January 27 marks the International Holocaust Remembrance Day, the date the United Nations has chosen to commemorate victims of the Holocaust during World War II. Six million Jews were murdered by Germany’s Nazi regime and its collaborators, along with 5 million non-Jews who were killed.
The remembrance day, designated by the United Nations General Assembly Resolution 60/7 on 1 November 2005 during the 42nd plenary session, falls on the anniversary of the liberation of Auschwitz-Birkenau, the largest Nazi death camp, by Soviet troops in 1945.
The UN resolution came after a special session was held earlier on 24 January 2005 during which the General Assembly marked the 60th anniversary of the liberation of the Nazi concentration camps and the end of the Holocaust.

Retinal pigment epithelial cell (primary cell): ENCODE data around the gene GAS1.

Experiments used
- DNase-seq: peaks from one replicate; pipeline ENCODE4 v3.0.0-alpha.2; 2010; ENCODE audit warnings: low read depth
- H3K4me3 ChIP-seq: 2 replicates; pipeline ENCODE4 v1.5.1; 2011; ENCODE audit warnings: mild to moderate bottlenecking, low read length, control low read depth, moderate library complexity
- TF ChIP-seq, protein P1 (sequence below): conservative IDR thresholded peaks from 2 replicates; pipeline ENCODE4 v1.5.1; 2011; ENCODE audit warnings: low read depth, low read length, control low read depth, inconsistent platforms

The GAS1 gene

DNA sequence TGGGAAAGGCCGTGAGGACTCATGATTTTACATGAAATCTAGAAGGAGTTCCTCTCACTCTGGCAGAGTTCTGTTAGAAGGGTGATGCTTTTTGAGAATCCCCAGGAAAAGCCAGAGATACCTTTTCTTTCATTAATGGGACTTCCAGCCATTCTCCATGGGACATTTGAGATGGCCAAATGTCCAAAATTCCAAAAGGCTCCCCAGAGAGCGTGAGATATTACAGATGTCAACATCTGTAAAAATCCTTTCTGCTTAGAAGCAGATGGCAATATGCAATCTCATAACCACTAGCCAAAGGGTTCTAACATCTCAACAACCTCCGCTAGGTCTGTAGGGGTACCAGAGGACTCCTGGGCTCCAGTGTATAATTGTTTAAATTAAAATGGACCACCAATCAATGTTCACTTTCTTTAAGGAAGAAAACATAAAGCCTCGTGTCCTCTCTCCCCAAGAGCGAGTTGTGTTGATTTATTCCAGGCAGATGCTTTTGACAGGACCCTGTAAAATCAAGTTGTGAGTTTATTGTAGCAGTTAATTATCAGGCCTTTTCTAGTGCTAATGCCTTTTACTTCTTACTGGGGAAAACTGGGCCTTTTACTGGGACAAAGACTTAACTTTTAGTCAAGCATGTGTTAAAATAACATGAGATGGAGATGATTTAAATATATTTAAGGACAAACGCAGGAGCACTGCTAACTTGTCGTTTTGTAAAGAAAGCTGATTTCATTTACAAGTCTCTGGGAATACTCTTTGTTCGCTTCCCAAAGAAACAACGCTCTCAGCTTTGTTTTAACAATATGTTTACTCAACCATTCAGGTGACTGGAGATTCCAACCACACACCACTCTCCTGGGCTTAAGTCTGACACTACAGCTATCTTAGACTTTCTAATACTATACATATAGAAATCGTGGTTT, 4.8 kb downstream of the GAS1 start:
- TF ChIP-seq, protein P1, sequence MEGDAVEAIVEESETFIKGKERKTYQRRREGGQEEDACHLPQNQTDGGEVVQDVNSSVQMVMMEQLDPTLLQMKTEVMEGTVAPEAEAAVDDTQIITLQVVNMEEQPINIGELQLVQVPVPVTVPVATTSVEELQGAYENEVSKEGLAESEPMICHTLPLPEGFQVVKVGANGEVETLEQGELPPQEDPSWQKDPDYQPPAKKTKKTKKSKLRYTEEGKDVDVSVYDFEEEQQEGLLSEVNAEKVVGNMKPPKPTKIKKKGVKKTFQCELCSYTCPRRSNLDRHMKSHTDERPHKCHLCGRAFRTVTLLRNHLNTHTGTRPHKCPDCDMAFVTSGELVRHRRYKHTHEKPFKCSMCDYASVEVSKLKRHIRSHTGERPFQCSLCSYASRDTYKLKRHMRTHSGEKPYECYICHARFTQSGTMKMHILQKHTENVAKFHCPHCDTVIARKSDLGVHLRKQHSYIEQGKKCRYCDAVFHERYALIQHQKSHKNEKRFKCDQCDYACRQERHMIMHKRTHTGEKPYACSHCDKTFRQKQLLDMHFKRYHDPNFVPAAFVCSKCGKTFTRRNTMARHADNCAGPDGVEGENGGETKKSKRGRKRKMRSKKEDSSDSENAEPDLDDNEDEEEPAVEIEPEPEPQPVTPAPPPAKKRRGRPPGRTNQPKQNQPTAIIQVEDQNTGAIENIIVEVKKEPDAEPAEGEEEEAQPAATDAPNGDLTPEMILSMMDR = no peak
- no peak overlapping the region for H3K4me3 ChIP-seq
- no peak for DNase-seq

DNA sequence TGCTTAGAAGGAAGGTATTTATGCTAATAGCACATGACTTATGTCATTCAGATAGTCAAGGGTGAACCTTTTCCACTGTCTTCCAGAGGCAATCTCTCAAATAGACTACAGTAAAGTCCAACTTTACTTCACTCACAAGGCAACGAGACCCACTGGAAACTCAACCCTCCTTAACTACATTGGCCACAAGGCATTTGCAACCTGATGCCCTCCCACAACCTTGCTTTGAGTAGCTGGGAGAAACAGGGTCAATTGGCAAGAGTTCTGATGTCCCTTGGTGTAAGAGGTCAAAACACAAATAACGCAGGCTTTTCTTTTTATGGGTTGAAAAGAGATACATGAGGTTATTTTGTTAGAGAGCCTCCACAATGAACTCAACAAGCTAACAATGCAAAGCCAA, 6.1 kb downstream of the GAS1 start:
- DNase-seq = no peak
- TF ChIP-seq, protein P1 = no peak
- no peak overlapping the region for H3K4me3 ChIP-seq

Prior to the 60/7 resolution, there had been national days of commemoration, such as Germany’s Tag des Gedenkens an die Opfer des Nationalsozialismus (The Day of remembrance for the victims of National Socialism), established in a proclamation issued by Federal President Roman Herzog on 3 January 1996; and the Holocaust Memorial Day observed every 27 January since 2001 in the UK.
The Holocaust Remembrance Day is also a national event in the United Kingdom and in Italy.